Credit Unions are a non-for-profit organization and are created and owned by their members. Any profits that the company makes are paid back to the members through dividends.
Commercial Banks are corporations who are owned publicly by stockholders. Advantages of Commercial Banks
Credit Cards & Credit Card Statements
Different Kinds of Credit Cards:
- General Purpose Cards: These are the types of credit cards that can be used almost anywhere such as Visa or MasterCard
- Private Label Retail Cards: These cards are issued by a specific retailed, such as JCPenney or Cabela’s. Often times these cards can only be used in the store that supplies them. However, more retailers are starting to issue cards than be used like a general purpose card.
- Unsecured Cards: The issuer will extend a line of credit based mainly on your credit history. Most general purpose cards are this way.
- Secured Cards: These cards a backed by funds that you put into a deposit account, so if you do not pay your bills the credit card company can collect the money by default.
- Credit Line/Limit: The total amount you can charge on your credit card each month, including interest and fees.
- Annual Percentage Rate (APR): The percent interest that is charged on your balance carried over from the last month.
- Grace Period: The number of days you have to pay your bill in full before interest accrues. Not all credit cards offer a grace period so make sure the credit card you choose has one.
- Cash Advance: Withdrawing cash from an ATM or bank using your credit card instead of your debit card. Most credit cards will charge you for taking a cash advance so do not withdraw cash using your credit card unless it is absolutely necessary.
- Authorized User: Any person who has permission to use a credit card but is not responsible for paying the bill.
Credit card companies make most of their money on the issuance of fees. So be careful when you pick your credit card and be familiar with which fees apply to you and which ones do not. Here is a list of common credit card fees:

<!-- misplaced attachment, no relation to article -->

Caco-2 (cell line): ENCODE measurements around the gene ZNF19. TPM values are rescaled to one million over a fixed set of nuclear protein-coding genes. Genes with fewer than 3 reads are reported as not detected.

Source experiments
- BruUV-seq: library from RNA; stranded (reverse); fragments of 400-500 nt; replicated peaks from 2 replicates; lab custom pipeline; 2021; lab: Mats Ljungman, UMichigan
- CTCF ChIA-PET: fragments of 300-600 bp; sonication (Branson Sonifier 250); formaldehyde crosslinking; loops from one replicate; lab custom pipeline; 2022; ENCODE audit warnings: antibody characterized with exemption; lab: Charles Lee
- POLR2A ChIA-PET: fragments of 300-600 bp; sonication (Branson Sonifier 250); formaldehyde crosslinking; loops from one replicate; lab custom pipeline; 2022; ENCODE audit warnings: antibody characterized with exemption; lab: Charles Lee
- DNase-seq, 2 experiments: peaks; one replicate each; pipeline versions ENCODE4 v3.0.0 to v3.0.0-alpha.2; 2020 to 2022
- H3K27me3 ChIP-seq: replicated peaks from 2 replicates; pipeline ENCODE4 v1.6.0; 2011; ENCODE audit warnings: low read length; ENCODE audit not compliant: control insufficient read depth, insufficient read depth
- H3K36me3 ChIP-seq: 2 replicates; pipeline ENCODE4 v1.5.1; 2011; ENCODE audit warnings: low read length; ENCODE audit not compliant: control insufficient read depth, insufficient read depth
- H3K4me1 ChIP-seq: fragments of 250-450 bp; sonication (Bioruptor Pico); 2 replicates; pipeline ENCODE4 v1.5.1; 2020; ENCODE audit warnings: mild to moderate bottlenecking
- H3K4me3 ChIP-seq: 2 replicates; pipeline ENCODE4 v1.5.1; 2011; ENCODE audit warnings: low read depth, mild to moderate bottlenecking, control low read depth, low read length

- Annual fee: A yearly feel charged for the convenience of having a credit card. This fee can be anywhere from $15-$300. When picking your credit card look for the one that has the lowest annual fee or no fee at all.
- Application fee: A fee charged when you apply for a credit card. This fee is usually $10-$15.
- Cash advance fee: A fee charged for making a cash advance. Almost every credit card charges for taking out a cash advance, and it is usually 2-5% of the cash you take out.
- Balance transfer fee: A fee charged when you transfer a balance from one credit card to another.
- Finance Charge: A monthly interest charge for the convenience of carrying a credit card balance beyond the grace period. This charge won’t affect you if you pay your bill in full each month.
- Late fee: A charge for making less than the minimum payment or making a payment past the due date.
- Over-the-limit-fee: Having a balance above your credit limit.
- Returned check fee: Having a payment check returned from your bank because there was not enough money in your account to cover the payment.
- Foreign transaction fee: A fee charged on transactions made in a foreign currency.
A credit score is a number that represents your calculated measure of risk. It is calculated by taking into account numerous factors in your credit history.